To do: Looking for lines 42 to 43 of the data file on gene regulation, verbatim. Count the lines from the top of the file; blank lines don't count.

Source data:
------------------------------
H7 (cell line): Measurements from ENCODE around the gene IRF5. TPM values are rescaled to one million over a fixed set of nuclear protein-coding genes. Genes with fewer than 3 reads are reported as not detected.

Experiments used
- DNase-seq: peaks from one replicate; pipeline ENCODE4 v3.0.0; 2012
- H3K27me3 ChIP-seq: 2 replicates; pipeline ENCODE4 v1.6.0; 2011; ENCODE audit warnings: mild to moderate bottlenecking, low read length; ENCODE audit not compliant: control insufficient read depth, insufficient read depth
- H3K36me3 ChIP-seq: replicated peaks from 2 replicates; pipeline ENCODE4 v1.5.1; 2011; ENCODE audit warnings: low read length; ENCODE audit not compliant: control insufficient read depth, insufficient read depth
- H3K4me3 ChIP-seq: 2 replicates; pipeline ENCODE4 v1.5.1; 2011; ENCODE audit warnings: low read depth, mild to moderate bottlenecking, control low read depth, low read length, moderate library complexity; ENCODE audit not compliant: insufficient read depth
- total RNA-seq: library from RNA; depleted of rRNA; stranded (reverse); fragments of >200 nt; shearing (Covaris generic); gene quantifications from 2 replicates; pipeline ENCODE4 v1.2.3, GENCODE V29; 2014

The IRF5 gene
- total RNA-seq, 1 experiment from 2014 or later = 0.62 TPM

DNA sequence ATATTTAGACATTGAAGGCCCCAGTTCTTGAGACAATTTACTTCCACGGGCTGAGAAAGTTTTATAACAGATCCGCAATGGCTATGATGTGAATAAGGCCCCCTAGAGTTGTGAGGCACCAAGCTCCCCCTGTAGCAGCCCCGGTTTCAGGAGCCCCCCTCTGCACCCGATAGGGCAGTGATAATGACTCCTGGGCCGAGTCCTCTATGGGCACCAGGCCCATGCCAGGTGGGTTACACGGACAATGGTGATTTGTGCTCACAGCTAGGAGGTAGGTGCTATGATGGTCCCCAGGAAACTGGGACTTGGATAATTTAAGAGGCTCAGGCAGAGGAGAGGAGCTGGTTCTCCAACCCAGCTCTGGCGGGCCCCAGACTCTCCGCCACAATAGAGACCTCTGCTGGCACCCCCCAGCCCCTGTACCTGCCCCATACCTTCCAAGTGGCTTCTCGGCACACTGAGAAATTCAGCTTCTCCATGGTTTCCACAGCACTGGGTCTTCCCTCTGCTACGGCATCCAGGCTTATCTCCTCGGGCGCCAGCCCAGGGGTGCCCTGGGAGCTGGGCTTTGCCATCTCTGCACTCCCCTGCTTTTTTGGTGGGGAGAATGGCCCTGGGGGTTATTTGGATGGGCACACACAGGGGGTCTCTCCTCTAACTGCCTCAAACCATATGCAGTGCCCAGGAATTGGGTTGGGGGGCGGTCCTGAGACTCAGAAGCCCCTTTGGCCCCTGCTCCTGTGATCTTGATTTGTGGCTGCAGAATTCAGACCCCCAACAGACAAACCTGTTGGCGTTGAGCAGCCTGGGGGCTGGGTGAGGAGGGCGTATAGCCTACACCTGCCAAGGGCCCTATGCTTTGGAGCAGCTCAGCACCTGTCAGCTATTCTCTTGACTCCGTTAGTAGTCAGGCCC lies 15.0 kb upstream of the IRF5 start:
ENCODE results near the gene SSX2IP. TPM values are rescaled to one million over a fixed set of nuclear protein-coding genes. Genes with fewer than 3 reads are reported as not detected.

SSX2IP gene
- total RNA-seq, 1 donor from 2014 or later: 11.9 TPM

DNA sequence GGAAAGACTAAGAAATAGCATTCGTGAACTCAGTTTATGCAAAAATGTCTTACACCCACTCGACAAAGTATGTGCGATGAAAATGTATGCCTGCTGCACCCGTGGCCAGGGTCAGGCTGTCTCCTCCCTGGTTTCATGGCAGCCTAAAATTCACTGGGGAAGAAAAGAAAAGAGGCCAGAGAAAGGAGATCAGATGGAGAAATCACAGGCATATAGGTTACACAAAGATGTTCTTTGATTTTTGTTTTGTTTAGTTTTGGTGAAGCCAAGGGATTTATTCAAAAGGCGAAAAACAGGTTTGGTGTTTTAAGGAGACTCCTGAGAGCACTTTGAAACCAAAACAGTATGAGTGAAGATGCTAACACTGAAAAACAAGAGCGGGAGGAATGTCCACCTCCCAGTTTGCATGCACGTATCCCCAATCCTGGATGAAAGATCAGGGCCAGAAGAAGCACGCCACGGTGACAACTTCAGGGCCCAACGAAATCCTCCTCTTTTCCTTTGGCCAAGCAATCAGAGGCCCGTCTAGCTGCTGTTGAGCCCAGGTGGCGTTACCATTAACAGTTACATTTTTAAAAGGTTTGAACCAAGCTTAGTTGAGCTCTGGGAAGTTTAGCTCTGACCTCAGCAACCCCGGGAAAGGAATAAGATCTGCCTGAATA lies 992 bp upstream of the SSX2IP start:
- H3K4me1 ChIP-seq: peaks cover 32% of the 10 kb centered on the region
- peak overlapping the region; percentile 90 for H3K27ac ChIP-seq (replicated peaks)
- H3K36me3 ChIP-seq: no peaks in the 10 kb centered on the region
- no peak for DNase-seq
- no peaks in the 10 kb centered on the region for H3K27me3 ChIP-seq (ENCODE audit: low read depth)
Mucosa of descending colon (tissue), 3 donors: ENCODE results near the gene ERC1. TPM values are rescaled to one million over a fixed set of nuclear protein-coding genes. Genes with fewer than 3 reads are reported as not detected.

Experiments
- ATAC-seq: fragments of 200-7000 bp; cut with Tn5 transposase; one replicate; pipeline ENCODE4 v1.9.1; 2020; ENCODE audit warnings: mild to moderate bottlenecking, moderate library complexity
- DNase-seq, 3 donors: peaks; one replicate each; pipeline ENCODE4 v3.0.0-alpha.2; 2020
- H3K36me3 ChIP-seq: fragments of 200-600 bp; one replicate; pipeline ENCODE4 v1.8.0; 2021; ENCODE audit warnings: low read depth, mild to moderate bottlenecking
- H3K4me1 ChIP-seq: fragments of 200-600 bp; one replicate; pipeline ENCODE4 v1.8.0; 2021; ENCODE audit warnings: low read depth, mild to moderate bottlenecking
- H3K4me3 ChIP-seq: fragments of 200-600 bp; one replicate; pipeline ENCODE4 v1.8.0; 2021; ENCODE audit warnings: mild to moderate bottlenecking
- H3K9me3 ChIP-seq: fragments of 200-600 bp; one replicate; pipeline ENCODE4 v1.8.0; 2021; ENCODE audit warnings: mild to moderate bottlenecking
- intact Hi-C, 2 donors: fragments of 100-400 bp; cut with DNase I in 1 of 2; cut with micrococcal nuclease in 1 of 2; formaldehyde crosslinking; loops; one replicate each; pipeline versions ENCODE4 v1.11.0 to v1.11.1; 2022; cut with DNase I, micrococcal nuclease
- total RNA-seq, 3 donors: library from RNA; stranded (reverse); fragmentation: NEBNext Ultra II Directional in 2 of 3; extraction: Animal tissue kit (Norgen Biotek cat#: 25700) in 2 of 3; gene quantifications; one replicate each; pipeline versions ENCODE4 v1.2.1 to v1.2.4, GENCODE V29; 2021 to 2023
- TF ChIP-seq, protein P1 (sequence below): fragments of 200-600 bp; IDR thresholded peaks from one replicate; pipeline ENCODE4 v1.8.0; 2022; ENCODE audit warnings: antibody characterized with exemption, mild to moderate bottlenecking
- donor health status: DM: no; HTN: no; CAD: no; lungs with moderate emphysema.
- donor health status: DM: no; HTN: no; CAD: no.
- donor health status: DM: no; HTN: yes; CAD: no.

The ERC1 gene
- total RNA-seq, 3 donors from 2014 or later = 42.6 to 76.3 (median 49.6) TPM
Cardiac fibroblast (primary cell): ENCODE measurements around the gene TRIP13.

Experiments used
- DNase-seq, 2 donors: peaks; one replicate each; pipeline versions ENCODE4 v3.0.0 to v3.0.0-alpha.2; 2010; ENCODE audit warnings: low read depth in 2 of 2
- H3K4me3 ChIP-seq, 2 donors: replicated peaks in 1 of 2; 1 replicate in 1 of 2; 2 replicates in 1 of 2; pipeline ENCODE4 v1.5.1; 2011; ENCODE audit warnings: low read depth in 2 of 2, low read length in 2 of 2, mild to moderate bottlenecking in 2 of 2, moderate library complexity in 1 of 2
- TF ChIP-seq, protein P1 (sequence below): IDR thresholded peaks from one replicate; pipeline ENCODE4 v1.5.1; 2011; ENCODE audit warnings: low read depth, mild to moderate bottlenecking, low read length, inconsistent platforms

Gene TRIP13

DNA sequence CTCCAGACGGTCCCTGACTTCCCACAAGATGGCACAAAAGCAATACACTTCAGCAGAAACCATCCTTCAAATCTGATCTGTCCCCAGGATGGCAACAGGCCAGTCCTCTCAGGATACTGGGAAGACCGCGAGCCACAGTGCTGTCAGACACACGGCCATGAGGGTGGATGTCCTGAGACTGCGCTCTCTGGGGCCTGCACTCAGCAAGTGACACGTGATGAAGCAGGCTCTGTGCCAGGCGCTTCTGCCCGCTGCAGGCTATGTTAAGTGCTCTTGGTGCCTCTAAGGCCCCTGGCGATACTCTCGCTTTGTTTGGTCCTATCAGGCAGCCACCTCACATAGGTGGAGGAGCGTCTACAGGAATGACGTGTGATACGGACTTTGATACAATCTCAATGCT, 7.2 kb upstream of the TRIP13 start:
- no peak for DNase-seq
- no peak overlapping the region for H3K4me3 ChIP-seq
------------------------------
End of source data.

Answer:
DNA sequence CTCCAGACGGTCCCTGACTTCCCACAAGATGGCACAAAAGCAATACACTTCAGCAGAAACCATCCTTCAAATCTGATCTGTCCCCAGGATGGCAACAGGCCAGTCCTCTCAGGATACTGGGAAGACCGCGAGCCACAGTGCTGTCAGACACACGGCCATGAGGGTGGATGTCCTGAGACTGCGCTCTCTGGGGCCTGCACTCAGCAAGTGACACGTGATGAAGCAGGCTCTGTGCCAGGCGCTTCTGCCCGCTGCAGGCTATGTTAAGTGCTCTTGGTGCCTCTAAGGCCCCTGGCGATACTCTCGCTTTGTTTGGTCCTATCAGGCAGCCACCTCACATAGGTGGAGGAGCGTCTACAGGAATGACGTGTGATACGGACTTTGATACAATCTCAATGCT, 7.2 kb upstream of the TRIP13 start:
- no peak for DNase-seq